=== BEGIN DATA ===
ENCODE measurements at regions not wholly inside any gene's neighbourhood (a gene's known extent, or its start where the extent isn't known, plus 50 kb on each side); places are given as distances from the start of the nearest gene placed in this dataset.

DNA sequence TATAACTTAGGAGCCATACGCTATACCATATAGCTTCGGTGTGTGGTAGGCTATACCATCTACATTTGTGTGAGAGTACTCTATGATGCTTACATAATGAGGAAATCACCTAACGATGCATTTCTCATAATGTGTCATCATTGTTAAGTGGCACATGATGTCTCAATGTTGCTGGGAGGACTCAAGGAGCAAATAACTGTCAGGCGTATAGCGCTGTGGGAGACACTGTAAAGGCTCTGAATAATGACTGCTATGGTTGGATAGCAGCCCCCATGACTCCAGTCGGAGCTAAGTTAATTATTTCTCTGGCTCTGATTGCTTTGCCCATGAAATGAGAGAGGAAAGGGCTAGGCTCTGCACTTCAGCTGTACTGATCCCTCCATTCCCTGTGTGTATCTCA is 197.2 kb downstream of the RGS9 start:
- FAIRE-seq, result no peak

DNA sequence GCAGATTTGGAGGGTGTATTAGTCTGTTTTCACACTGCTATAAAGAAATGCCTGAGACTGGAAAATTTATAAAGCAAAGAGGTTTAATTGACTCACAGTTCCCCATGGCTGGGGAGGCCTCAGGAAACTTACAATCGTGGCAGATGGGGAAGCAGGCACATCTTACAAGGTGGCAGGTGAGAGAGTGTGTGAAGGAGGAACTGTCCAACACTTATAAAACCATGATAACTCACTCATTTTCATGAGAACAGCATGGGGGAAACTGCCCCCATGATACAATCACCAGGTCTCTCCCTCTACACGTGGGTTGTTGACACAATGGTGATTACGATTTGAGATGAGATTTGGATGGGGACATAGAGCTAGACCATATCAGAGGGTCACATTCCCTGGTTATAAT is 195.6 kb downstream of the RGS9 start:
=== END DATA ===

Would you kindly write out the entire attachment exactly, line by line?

ENCODE measurements at regions not wholly inside any gene's neighbourhood (a gene's known extent, or its start where the extent isn't known, plus 50 kb on each side); places are given as distances from the start of the nearest gene placed in this dataset.

DNA sequence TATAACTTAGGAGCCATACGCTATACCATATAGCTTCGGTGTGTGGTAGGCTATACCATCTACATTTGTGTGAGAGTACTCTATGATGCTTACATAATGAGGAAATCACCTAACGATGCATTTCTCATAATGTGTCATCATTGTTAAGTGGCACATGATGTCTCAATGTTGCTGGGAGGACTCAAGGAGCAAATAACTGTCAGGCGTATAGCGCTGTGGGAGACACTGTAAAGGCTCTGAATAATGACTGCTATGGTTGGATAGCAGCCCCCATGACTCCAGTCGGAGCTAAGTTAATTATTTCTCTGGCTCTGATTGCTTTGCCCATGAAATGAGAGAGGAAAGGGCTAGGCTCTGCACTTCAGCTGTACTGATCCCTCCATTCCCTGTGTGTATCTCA is 197.2 kb downstream of the RGS9 start:
- FAIRE-seq, result no peak

DNA sequence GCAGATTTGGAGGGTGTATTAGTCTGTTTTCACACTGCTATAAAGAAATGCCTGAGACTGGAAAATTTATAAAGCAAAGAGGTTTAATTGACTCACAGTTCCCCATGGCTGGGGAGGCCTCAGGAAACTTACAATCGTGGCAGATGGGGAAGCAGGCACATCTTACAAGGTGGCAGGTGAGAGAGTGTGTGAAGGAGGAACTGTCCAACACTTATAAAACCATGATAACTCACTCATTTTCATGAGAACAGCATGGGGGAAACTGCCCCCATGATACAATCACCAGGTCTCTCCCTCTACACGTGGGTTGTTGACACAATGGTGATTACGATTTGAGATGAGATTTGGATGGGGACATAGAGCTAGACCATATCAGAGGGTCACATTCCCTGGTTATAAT is 195.6 kb downstream of the RGS9 start: